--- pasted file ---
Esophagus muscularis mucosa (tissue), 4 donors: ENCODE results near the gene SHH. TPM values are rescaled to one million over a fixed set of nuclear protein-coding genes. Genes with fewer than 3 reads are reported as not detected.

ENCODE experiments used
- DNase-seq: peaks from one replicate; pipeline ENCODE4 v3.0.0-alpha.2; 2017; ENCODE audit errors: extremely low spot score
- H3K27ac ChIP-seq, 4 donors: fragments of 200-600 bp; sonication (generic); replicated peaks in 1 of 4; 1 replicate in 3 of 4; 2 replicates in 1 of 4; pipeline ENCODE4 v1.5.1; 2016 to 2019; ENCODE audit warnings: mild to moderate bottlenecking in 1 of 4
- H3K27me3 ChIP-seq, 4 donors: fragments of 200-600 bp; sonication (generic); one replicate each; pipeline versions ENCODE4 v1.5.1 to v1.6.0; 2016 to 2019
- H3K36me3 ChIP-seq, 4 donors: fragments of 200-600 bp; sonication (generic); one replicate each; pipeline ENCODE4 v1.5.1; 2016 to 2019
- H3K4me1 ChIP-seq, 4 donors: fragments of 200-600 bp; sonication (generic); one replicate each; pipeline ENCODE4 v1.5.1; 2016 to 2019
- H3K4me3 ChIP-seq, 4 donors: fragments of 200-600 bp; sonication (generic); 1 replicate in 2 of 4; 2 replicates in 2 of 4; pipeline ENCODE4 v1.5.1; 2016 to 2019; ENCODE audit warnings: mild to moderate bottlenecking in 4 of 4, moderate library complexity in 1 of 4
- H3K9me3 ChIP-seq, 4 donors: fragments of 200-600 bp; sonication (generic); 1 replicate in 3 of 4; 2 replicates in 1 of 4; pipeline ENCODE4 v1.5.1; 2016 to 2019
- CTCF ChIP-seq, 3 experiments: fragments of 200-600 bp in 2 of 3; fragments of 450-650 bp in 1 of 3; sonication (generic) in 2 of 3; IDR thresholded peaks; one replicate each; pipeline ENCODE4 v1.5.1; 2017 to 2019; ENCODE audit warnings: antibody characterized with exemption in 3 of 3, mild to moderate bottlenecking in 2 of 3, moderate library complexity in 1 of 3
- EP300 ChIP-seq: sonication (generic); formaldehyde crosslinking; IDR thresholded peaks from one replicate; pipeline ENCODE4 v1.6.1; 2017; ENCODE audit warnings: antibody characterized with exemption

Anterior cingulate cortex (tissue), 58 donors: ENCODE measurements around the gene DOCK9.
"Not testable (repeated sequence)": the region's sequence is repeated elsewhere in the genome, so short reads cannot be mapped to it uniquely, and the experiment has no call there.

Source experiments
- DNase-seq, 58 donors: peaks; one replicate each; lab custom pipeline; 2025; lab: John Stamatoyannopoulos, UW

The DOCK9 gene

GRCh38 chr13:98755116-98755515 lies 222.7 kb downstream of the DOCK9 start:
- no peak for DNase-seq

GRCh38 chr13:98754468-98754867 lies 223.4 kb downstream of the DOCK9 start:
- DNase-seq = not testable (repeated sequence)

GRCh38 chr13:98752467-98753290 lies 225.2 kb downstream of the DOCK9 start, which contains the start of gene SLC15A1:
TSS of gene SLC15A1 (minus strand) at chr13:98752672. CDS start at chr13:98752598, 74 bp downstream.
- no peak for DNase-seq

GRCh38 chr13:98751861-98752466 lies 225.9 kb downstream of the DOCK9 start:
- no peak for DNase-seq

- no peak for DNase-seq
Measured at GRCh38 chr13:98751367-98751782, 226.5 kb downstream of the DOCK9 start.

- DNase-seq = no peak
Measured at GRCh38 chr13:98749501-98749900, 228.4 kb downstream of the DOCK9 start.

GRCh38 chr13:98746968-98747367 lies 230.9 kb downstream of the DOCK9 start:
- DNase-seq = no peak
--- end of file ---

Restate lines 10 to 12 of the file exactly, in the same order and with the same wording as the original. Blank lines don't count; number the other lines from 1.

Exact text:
- CTCF ChIP-seq, 3 experiments: fragments of 200-600 bp in 2 of 3; fragments of 450-650 bp in 1 of 3; sonication (generic) in 2 of 3; IDR thresholded peaks; one replicate each; pipeline ENCODE4 v1.5.1; 2017 to 2019; ENCODE audit warnings: antibody characterized with exemption in 3 of 3, mild to moderate bottlenecking in 2 of 3, moderate library complexity in 1 of 3
- EP300 ChIP-seq: sonication (generic); formaldehyde crosslinking; IDR thresholded peaks from one replicate; pipeline ENCODE4 v1.6.1; 2017; ENCODE audit warnings: antibody characterized with exemption

Anterior cingulate cortex (tissue), 58 donors: ENCODE measurements around the gene DOCK9.